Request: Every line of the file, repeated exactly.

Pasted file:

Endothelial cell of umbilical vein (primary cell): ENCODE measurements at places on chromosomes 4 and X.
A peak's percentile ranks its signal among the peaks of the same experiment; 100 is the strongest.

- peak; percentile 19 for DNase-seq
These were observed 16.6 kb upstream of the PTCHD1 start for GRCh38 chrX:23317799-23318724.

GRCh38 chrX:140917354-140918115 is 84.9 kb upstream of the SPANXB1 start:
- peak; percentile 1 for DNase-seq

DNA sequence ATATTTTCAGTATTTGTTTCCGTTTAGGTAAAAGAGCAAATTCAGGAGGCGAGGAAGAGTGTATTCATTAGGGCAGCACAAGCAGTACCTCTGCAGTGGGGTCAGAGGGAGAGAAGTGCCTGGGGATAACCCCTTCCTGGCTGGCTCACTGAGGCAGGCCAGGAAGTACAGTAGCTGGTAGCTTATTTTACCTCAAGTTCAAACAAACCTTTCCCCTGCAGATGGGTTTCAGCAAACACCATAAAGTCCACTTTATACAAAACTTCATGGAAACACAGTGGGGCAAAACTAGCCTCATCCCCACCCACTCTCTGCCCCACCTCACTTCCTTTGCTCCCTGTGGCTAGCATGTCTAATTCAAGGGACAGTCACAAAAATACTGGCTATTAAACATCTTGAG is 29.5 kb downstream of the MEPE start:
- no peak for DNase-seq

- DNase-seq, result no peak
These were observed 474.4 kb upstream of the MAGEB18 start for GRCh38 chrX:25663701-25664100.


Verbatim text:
Endothelial cell of umbilical vein (primary cell): ENCODE measurements at places on chromosomes 4 and X.
A peak's percentile ranks its signal among the peaks of the same experiment; 100 is the strongest.

- peak; percentile 19 for DNase-seq
These were observed 16.6 kb upstream of the PTCHD1 start for GRCh38 chrX:23317799-23318724.

GRCh38 chrX:140917354-140918115 is 84.9 kb upstream of the SPANXB1 start:
- peak; percentile 1 for DNase-seq

DNA sequence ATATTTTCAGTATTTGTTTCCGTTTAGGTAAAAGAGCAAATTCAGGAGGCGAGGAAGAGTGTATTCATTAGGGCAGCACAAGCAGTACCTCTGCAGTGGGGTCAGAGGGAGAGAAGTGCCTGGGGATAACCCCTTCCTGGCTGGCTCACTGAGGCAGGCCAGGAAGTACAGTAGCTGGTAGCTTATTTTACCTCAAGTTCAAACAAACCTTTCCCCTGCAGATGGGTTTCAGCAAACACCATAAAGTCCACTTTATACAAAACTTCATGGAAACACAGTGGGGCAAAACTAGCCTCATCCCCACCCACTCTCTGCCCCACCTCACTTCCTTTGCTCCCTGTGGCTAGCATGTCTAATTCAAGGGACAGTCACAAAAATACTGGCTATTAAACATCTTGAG is 29.5 kb downstream of the MEPE start:
- no peak for DNase-seq

- DNase-seq, result no peak
These were observed 474.4 kb upstream of the MAGEB18 start for GRCh38 chrX:25663701-25664100.